Trestman said he doubts there has been any substantial change over generations in the human propensity to traffic in secrets. It's as old as the hills.

"Secret sharing in relationships is intrinsic to a sense of belonging and group identity," he said. "Adolescents form cliques so they can define the `in' group vs. the `out' group. And the `in' group gets to share information or gossip, and the `out' groups have to worry about something they're not privy to."

Growing older doesn't necessarily mean we grow wiser, Trestman said. Our secrets only become more complicated. "Our games get played out on a larger field," he said. "In terms of power and governmental issues, secrets are the stuff of statehood. The manipulation of information is the hallmark of power and power management. Leaking information to the press is nothing new to this administration. It's been around forever. It's a way of shaping public opinion, of building your case or damaging someone else's case."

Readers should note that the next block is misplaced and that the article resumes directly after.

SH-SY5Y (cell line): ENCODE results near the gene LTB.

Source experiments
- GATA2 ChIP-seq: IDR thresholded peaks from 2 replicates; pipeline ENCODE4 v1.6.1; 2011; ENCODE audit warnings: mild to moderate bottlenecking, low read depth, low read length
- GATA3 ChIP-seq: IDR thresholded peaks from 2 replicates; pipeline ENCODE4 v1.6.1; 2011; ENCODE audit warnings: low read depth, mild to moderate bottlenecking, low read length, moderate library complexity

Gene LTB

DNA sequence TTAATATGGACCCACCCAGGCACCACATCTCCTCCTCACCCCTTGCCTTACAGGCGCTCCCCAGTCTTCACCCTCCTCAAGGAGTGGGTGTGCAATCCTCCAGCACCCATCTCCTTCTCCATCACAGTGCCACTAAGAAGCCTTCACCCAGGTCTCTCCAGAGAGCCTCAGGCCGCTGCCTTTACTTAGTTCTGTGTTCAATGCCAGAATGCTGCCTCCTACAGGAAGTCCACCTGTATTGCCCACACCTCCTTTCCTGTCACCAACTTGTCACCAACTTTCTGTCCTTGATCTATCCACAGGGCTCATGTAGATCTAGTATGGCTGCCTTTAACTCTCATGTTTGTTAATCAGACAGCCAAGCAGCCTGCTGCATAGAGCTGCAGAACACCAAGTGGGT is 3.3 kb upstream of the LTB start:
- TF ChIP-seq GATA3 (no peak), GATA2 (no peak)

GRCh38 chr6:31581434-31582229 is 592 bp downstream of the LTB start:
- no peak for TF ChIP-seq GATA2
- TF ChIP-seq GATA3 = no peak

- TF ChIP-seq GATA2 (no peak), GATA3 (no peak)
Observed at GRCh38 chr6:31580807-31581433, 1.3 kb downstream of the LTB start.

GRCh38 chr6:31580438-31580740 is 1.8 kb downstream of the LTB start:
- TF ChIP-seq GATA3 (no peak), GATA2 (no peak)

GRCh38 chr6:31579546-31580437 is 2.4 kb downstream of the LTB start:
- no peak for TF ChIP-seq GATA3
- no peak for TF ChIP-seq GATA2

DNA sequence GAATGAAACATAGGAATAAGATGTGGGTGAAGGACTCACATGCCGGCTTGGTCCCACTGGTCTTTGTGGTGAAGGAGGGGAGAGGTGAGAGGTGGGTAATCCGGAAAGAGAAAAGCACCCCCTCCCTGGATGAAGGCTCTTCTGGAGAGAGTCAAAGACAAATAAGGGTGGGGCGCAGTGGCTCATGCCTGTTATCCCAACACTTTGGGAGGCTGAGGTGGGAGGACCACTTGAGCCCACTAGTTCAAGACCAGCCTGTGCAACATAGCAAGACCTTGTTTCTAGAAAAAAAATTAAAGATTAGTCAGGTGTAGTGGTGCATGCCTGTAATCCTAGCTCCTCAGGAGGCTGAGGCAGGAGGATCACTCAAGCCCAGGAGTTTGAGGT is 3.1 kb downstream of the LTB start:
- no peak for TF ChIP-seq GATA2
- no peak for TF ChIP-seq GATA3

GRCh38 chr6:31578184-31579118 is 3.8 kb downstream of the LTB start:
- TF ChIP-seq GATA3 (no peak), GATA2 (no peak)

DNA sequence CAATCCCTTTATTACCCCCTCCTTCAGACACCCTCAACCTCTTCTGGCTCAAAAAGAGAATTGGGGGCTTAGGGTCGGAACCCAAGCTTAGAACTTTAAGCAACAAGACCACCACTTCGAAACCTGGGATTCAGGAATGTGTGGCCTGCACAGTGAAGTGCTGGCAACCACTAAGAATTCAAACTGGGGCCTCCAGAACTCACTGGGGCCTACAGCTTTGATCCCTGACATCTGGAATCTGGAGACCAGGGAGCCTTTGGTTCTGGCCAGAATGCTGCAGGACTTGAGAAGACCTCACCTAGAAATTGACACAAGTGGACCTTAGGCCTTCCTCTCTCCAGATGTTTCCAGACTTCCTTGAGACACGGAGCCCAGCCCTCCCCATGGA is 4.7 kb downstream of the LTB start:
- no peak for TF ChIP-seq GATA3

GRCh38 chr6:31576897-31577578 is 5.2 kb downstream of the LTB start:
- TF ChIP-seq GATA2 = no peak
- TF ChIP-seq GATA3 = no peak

With all this consumption of secrecy, could we get to the point that we're so stuffed with secrets that we don't crave them anymore? We might already be there.

"On the mass communication level, the notion of keeping secrets has been devalued. One hundred years ago, if someone said, `damn,' people would take notice. Now, you can say almost anything. Secrets are the same way," Levinson said. "Once upon a time when a secret was revealed, people paid an enormous amount of attention to it. But every time a secret is revealed, although there's some punch to it, we're whittling away at some of the psychological value of the secret."

Whether it's in the classroom, boardroom, living room, bedroom or a certain oval-shaped room, secrets play a big role in our lives. And while they're part of our daily diet, almost no good can come of a secret, Trestman said.

"As a general rule, when I work with people in the role of a patient, I counsel them not to keep secrets," he said, "with certain exceptions."

I've known a secret for a week or two, nobody knows, just we two.

Yeah, right.